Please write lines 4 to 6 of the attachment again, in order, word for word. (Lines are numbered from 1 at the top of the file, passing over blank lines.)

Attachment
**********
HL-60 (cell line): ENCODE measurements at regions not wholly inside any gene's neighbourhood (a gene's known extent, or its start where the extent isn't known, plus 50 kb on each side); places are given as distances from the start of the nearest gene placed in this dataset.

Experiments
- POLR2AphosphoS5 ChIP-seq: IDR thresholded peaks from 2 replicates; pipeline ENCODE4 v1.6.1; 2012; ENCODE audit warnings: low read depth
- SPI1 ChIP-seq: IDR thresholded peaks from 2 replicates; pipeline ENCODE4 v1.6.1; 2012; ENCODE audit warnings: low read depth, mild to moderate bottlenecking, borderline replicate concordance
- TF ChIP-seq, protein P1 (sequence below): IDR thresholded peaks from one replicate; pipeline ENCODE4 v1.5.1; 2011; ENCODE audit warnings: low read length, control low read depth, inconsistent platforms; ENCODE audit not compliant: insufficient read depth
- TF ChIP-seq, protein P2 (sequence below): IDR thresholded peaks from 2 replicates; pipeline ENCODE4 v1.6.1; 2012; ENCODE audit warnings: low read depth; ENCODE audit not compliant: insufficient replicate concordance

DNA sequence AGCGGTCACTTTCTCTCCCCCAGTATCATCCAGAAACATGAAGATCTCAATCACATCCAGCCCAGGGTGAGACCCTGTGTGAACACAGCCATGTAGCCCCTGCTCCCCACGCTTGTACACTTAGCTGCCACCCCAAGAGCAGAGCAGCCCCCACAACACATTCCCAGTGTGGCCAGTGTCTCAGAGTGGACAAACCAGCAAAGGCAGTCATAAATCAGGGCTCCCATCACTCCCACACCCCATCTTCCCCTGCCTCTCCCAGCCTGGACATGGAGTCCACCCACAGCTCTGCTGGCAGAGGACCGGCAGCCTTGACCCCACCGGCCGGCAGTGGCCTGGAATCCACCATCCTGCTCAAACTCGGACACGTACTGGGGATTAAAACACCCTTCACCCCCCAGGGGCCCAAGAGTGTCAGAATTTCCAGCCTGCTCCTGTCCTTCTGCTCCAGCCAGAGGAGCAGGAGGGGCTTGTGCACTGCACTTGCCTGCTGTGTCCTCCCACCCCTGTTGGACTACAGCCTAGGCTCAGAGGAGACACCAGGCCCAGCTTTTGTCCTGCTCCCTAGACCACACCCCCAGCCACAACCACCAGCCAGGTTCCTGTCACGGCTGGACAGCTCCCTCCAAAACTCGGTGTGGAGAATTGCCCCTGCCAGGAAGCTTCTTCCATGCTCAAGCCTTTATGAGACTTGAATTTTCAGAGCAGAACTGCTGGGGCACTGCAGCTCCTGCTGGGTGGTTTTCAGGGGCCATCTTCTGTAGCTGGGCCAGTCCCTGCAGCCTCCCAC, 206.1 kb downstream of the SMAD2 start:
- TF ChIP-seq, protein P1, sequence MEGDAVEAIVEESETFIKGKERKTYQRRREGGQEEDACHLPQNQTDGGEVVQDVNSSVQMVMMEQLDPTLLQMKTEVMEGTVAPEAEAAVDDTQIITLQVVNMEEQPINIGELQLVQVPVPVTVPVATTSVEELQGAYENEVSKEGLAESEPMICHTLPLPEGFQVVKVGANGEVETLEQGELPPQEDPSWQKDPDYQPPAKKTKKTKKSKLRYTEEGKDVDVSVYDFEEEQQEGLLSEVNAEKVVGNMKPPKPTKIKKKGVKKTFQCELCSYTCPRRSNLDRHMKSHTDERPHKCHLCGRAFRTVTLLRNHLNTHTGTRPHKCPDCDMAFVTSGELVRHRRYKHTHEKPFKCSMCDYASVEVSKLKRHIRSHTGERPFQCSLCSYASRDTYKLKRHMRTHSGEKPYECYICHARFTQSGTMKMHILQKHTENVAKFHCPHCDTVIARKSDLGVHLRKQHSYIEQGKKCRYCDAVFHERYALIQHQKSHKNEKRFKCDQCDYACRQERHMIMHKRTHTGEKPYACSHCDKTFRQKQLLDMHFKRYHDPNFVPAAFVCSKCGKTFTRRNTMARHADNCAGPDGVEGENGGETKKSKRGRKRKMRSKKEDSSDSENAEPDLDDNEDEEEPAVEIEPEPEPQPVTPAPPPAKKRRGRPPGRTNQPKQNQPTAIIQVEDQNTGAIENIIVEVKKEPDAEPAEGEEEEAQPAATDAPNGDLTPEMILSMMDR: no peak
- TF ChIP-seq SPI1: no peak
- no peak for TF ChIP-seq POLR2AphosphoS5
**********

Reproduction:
- SPI1 ChIP-seq: IDR thresholded peaks from 2 replicates; pipeline ENCODE4 v1.6.1; 2012; ENCODE audit warnings: low read depth, mild to moderate bottlenecking, borderline replicate concordance
- TF ChIP-seq, protein P1 (sequence below): IDR thresholded peaks from one replicate; pipeline ENCODE4 v1.5.1; 2011; ENCODE audit warnings: low read length, control low read depth, inconsistent platforms; ENCODE audit not compliant: insufficient read depth
- TF ChIP-seq, protein P2 (sequence below): IDR thresholded peaks from 2 replicates; pipeline ENCODE4 v1.6.1; 2012; ENCODE audit warnings: low read depth; ENCODE audit not compliant: insufficient replicate concordance